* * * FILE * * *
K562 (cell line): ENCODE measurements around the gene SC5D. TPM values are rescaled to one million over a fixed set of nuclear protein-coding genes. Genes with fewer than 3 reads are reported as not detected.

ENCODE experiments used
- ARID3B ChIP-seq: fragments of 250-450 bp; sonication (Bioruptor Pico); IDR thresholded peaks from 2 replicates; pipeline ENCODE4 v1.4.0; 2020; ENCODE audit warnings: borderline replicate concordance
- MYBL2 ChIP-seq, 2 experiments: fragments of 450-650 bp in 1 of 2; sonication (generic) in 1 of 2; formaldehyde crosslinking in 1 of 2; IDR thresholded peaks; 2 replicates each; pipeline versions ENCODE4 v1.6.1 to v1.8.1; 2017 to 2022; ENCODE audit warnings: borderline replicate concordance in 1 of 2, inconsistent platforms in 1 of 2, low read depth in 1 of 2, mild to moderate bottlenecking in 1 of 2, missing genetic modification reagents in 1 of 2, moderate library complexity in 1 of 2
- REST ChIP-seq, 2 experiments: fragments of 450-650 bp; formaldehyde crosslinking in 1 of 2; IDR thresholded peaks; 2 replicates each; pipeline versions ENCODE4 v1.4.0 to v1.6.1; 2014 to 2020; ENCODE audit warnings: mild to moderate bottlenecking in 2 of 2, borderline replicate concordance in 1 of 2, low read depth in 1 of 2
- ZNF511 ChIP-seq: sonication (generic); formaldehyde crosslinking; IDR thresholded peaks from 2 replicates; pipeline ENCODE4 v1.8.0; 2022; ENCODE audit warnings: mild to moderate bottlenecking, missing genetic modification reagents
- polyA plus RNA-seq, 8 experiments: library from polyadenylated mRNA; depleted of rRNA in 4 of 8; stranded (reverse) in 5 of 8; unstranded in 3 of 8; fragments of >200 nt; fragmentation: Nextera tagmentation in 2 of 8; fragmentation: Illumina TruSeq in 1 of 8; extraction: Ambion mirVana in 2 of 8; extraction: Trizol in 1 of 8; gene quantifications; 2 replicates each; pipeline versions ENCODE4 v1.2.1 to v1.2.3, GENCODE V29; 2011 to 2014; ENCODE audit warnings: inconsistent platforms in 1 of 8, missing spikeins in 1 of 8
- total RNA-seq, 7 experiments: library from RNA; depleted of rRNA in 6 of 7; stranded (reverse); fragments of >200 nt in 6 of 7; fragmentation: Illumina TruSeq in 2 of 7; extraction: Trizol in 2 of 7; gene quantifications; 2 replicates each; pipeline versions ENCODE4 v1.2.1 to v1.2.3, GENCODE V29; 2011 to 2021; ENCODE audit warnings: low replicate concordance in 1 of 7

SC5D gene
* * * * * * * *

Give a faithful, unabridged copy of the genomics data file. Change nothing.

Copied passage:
K562 (cell line): ENCODE measurements around the gene SC5D. TPM values are rescaled to one million over a fixed set of nuclear protein-coding genes. Genes with fewer than 3 reads are reported as not detected.

ENCODE experiments used
- ARID3B ChIP-seq: fragments of 250-450 bp; sonication (Bioruptor Pico); IDR thresholded peaks from 2 replicates; pipeline ENCODE4 v1.4.0; 2020; ENCODE audit warnings: borderline replicate concordance
- MYBL2 ChIP-seq, 2 experiments: fragments of 450-650 bp in 1 of 2; sonication (generic) in 1 of 2; formaldehyde crosslinking in 1 of 2; IDR thresholded peaks; 2 replicates each; pipeline versions ENCODE4 v1.6.1 to v1.8.1; 2017 to 2022; ENCODE audit warnings: borderline replicate concordance in 1 of 2, inconsistent platforms in 1 of 2, low read depth in 1 of 2, mild to moderate bottlenecking in 1 of 2, missing genetic modification reagents in 1 of 2, moderate library complexity in 1 of 2
- REST ChIP-seq, 2 experiments: fragments of 450-650 bp; formaldehyde crosslinking in 1 of 2; IDR thresholded peaks; 2 replicates each; pipeline versions ENCODE4 v1.4.0 to v1.6.1; 2014 to 2020; ENCODE audit warnings: mild to moderate bottlenecking in 2 of 2, borderline replicate concordance in 1 of 2, low read depth in 1 of 2
- ZNF511 ChIP-seq: sonication (generic); formaldehyde crosslinking; IDR thresholded peaks from 2 replicates; pipeline ENCODE4 v1.8.0; 2022; ENCODE audit warnings: mild to moderate bottlenecking, missing genetic modification reagents
- polyA plus RNA-seq, 8 experiments: library from polyadenylated mRNA; depleted of rRNA in 4 of 8; stranded (reverse) in 5 of 8; unstranded in 3 of 8; fragments of >200 nt; fragmentation: Nextera tagmentation in 2 of 8; fragmentation: Illumina TruSeq in 1 of 8; extraction: Ambion mirVana in 2 of 8; extraction: Trizol in 1 of 8; gene quantifications; 2 replicates each; pipeline versions ENCODE4 v1.2.1 to v1.2.3, GENCODE V29; 2011 to 2014; ENCODE audit warnings: inconsistent platforms in 1 of 8, missing spikeins in 1 of 8
- total RNA-seq, 7 experiments: library from RNA; depleted of rRNA in 6 of 7; stranded (reverse); fragments of >200 nt in 6 of 7; fragmentation: Illumina TruSeq in 2 of 7; extraction: Trizol in 2 of 7; gene quantifications; 2 replicates each; pipeline versions ENCODE4 v1.2.1 to v1.2.3, GENCODE V29; 2011 to 2021; ENCODE audit warnings: low replicate concordance in 1 of 7

SC5D gene